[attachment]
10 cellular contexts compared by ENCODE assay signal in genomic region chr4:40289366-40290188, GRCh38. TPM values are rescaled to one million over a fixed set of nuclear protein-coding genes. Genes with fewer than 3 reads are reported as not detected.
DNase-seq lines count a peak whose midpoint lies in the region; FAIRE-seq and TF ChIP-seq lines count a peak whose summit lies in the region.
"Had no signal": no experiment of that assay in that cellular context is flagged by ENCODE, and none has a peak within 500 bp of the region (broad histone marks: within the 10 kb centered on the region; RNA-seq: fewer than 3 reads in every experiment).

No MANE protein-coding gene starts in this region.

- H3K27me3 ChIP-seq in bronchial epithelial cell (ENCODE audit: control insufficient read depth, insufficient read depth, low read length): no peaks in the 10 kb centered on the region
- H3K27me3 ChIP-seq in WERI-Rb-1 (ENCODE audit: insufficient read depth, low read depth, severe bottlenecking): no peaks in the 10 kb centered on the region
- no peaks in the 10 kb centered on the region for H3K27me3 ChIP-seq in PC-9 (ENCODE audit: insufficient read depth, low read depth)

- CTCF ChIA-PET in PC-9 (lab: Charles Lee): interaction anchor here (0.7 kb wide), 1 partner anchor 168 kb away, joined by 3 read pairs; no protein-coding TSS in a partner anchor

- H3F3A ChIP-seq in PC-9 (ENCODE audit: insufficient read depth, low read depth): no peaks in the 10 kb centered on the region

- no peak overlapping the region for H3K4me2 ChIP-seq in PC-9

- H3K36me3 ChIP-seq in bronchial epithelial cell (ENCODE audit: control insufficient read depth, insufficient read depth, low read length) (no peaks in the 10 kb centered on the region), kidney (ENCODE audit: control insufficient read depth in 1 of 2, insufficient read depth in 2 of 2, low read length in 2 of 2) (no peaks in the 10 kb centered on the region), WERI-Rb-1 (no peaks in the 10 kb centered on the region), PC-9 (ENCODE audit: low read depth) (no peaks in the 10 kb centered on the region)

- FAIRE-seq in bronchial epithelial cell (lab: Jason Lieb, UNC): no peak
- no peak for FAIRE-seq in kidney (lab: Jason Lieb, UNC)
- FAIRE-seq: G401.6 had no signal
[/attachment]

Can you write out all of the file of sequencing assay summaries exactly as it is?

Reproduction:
10 cellular contexts compared by ENCODE assay signal in genomic region chr4:40289366-40290188, GRCh38. TPM values are rescaled to one million over a fixed set of nuclear protein-coding genes. Genes with fewer than 3 reads are reported as not detected.
DNase-seq lines count a peak whose midpoint lies in the region; FAIRE-seq and TF ChIP-seq lines count a peak whose summit lies in the region.
"Had no signal": no experiment of that assay in that cellular context is flagged by ENCODE, and none has a peak within 500 bp of the region (broad histone marks: within the 10 kb centered on the region; RNA-seq: fewer than 3 reads in every experiment).

No MANE protein-coding gene starts in this region.

- H3K27me3 ChIP-seq in bronchial epithelial cell (ENCODE audit: control insufficient read depth, insufficient read depth, low read length): no peaks in the 10 kb centered on the region
- H3K27me3 ChIP-seq in WERI-Rb-1 (ENCODE audit: insufficient read depth, low read depth, severe bottlenecking): no peaks in the 10 kb centered on the region
- no peaks in the 10 kb centered on the region for H3K27me3 ChIP-seq in PC-9 (ENCODE audit: insufficient read depth, low read depth)

- CTCF ChIA-PET in PC-9 (lab: Charles Lee): interaction anchor here (0.7 kb wide), 1 partner anchor 168 kb away, joined by 3 read pairs; no protein-coding TSS in a partner anchor

- H3F3A ChIP-seq in PC-9 (ENCODE audit: insufficient read depth, low read depth): no peaks in the 10 kb centered on the region

- no peak overlapping the region for H3K4me2 ChIP-seq in PC-9

- H3K36me3 ChIP-seq in bronchial epithelial cell (ENCODE audit: control insufficient read depth, insufficient read depth, low read length) (no peaks in the 10 kb centered on the region), kidney (ENCODE audit: control insufficient read depth in 1 of 2, insufficient read depth in 2 of 2, low read length in 2 of 2) (no peaks in the 10 kb centered on the region), WERI-Rb-1 (no peaks in the 10 kb centered on the region), PC-9 (ENCODE audit: low read depth) (no peaks in the 10 kb centered on the region)

- FAIRE-seq in bronchial epithelial cell (lab: Jason Lieb, UNC): no peak
- no peak for FAIRE-seq in kidney (lab: Jason Lieb, UNC)
- FAIRE-seq: G401.6 had no signal